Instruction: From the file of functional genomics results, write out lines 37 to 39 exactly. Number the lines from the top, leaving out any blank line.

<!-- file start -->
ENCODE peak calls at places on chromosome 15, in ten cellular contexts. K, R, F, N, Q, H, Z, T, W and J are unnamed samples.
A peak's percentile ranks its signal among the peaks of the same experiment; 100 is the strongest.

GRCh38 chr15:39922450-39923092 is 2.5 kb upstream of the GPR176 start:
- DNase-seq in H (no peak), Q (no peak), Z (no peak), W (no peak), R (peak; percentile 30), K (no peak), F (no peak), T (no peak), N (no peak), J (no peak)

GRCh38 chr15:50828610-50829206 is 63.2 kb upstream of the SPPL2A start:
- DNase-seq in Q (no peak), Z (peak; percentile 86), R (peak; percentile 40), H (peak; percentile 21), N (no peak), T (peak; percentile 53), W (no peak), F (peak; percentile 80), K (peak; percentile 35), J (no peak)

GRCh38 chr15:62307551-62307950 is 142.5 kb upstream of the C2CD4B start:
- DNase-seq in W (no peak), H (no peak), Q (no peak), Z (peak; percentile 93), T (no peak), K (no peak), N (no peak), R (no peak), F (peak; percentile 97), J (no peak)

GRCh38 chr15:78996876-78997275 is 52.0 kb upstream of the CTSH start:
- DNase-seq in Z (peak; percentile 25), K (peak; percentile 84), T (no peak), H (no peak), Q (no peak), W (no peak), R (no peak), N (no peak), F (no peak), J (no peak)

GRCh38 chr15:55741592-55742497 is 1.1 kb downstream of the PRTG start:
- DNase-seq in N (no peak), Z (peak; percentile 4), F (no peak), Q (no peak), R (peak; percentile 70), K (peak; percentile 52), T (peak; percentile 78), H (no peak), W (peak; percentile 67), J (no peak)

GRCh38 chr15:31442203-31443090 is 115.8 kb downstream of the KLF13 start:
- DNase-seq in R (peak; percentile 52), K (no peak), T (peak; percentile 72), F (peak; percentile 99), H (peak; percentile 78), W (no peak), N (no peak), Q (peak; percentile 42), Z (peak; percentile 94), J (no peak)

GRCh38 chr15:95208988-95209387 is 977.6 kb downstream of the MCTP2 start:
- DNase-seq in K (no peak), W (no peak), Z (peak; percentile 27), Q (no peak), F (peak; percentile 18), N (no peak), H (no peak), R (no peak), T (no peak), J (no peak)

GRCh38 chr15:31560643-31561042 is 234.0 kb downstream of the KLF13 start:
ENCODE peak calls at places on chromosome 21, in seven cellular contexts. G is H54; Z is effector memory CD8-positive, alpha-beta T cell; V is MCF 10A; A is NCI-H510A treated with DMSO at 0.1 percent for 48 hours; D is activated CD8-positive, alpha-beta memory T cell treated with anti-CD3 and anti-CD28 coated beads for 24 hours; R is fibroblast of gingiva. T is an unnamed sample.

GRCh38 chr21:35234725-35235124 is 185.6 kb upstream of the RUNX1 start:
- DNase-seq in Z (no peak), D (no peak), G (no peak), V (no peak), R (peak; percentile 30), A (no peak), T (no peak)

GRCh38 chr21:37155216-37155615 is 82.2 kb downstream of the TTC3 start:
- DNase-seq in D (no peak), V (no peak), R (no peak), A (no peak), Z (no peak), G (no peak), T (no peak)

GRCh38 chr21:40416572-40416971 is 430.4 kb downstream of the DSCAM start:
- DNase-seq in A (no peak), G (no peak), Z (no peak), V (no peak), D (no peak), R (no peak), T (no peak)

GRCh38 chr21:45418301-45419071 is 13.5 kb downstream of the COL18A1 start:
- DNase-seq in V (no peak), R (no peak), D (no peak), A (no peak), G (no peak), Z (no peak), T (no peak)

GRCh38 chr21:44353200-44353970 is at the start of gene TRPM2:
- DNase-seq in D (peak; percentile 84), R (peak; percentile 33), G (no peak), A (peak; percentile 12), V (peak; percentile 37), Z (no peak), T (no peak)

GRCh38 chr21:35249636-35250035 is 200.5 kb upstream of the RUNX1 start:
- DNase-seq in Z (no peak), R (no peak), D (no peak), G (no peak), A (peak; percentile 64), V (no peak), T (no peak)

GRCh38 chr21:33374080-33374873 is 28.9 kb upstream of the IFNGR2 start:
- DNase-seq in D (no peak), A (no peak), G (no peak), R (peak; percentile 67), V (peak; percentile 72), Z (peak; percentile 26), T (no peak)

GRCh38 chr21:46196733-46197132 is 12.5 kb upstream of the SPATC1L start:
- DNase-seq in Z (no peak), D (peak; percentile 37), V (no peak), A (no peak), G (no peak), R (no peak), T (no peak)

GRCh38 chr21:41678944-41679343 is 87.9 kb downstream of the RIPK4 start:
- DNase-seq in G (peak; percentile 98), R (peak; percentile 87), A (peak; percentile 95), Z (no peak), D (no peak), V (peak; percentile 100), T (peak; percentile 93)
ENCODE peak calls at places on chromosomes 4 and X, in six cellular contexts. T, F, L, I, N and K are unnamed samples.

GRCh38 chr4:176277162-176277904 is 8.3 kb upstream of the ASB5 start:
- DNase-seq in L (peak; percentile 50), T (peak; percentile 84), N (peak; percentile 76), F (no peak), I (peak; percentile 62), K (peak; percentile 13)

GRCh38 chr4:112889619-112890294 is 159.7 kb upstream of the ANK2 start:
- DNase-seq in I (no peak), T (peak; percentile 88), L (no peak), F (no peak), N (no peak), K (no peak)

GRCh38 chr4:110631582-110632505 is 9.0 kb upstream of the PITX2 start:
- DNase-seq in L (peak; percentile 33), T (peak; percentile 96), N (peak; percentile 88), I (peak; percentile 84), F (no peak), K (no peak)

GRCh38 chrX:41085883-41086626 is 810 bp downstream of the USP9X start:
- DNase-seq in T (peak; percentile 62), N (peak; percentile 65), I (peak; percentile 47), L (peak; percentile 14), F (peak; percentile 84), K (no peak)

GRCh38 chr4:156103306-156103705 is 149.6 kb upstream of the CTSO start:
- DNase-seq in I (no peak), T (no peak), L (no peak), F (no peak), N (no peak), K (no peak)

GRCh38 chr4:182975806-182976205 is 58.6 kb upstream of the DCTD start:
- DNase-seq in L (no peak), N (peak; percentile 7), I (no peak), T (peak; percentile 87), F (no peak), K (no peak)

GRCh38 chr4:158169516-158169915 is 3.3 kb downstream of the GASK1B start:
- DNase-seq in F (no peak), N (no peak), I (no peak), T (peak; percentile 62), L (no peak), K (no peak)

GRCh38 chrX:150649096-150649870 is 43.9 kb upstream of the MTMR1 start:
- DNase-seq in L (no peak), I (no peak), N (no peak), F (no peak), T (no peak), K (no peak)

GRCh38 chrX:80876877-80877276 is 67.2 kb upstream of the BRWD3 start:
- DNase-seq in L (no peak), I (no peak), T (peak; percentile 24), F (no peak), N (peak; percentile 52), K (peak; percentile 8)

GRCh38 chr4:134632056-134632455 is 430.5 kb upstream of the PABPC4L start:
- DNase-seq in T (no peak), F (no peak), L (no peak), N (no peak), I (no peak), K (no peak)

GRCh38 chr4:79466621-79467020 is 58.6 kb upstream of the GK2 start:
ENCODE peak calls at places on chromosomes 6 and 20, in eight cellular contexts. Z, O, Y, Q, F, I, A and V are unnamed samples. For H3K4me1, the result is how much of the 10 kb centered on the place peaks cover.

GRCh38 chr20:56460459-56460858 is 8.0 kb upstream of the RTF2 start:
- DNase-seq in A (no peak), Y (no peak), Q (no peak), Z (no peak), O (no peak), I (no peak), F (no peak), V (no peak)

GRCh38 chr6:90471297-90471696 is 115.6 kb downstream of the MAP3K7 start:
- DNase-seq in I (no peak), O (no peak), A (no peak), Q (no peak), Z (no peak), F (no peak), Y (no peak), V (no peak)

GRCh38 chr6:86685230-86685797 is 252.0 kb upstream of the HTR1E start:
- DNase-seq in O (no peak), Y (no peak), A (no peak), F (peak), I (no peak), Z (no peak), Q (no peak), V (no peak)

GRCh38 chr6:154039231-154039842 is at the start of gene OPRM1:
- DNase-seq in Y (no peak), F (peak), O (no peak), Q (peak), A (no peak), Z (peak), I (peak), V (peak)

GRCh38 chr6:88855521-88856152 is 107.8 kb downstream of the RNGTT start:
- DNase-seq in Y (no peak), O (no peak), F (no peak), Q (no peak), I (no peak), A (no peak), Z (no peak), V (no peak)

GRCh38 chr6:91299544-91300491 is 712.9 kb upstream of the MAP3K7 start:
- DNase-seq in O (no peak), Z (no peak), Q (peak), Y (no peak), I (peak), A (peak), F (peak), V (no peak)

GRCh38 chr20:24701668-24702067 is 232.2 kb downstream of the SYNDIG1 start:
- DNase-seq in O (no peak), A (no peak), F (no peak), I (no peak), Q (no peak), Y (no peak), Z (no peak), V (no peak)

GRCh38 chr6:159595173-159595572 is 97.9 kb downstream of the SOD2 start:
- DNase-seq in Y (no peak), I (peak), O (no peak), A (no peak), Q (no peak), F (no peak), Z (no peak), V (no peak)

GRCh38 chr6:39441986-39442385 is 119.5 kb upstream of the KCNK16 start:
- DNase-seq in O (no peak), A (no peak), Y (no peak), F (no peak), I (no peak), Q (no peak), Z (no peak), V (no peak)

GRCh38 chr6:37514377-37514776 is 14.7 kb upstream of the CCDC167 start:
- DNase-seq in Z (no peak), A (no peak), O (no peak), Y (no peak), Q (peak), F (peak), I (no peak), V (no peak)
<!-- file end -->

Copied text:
ENCODE peak calls at places on chromosomes 4 and X, in six cellular contexts. T, F, L, I, N and K are unnamed samples.

GRCh38 chr4:176277162-176277904 is 8.3 kb upstream of the ASB5 start:
- DNase-seq in L (peak; percentile 50), T (peak; percentile 84), N (peak; percentile 76), F (no peak), I (peak; percentile 62), K (peak; percentile 13)